It’s a story of betrayal, gang violence, forgiveness and fleeing to America. Susan Mills, 61, will present her first novel, “On the Wings of a Hummingbird,” at Cranston Central Library at 6:30 p.m. on Sept. 6 and William Hall Library at 6:30 p.m. on Sept. 21.
The book follows 15-year-old Petra whose life has been upended by local gang violence in her small Guatemalan village. Her childhood friend, Emilio, had a hand in their friend Justina’s murder, and his father is the local gang leader’s right-hand man. Betrayed by Emilio and abandoned by her mother who fled to the U.S., Petra now fears for her own life. She flees to America, but the pressures follow her there. As she attempts to reconcile with her mother over the abandonment, Petra is alarmed that her mother disregards the danger when Emilio shows up near their home.
Mills, who grew up in Baltimore, Maryland, during the 60s and 70s, came from a family that was steeped in social change. Her mom was a civil rights activist, and later on her brother became a civil rights attorney while her sister became a human rights and prisoner defense lawyer.
Coming to Rhode Island to attend Brown University, Mills graduated in 1983 with an independent major from the American Civilization Department that focused on racism, classism, sexism, social inequality and social change. She became a lesbian feminist and worked for sanctuary for Central American refugees before attending Northeastern University Law School. After that, she spent 20 years as a Spanish-speaking immigration attorney and ran her own immigration law firm which dealt with asylum cases for thousands of immigrants from Central America with a focus on unaccompanied minors.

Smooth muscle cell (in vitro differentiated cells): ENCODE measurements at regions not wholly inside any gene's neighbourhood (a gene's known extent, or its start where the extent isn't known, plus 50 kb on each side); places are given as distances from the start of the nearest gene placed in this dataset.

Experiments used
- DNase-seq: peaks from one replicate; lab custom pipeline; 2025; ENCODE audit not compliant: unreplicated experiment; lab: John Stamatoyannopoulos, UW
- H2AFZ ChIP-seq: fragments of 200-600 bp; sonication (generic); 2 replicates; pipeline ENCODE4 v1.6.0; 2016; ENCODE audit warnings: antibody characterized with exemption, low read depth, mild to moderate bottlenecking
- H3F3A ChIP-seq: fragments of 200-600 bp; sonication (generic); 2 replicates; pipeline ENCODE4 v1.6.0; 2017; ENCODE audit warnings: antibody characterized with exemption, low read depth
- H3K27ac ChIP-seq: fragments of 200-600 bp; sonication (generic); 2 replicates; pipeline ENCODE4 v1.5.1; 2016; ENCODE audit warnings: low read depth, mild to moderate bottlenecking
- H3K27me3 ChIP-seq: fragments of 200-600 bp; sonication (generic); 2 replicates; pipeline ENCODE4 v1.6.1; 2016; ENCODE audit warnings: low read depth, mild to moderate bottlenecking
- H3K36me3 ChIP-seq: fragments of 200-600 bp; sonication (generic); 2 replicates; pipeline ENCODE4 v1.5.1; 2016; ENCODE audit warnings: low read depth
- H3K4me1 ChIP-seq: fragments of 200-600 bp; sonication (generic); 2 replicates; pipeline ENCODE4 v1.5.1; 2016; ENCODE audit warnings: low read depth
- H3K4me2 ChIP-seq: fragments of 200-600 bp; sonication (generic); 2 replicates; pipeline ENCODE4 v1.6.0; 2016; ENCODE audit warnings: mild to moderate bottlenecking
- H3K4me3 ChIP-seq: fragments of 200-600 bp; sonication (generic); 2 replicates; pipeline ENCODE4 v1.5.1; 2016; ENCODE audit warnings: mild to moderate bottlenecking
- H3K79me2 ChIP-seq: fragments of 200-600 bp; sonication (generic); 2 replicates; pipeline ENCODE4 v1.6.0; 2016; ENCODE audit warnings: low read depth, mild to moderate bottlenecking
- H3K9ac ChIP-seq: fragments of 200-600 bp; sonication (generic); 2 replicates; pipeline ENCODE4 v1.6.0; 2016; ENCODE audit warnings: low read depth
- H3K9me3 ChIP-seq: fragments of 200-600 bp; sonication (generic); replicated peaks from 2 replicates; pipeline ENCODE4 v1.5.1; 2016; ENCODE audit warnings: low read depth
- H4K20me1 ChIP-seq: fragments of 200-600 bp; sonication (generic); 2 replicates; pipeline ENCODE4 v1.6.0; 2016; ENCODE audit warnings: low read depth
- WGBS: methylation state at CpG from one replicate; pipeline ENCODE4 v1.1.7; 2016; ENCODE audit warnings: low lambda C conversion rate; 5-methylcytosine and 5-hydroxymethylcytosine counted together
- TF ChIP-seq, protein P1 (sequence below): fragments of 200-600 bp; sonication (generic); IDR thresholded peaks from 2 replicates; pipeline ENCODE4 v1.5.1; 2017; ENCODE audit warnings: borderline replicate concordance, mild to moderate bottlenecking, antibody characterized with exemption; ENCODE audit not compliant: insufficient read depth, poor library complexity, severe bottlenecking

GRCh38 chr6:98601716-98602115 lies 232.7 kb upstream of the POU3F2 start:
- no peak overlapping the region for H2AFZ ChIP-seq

Mills had a knack for writing since age eight; she wrote her first 40 page novel at that age and another one in middle school. Exploring her creative ambitions after retirement, Mills said over the years, she heard many sad and heart-wrenching stories which were channeled into her novel. She added that her main character, Petra, was inspired by one particular Guatemalan client with short hair and who played soccer (just like Petra), but Mills also pulled characteristics from other clients.
“On the Wings of A Hummingbird” explores forgiveness and redemption, how to heal oneself and find a future of integrity with friends and community who have participated in atrocities. Mills said the novel ponders the big questions in life: Who am I? What is my purpose? Petra must figure all this out while trying to survive difficult experiences and the story truly depicts how complicated people are. Mills said the book has no big answers about immigrants but simply the idea that immigrants deserve to be treated with the same humanity as everyone else.
When writing the book, Mills said her favorite character was Petra. After finishing the story, Emilio has slid into number one. Emilio, who had a difficult childhood and was pushed into the gangs at age 10, flirts with Petra in an unstable way. While Petra hates what he’s become, she struggles because she believes that somewhere in him must be the friend she loved. Mills enjoys Emilio’s character because everyone has a history and likes seeing individuals as human even when they do terrible things.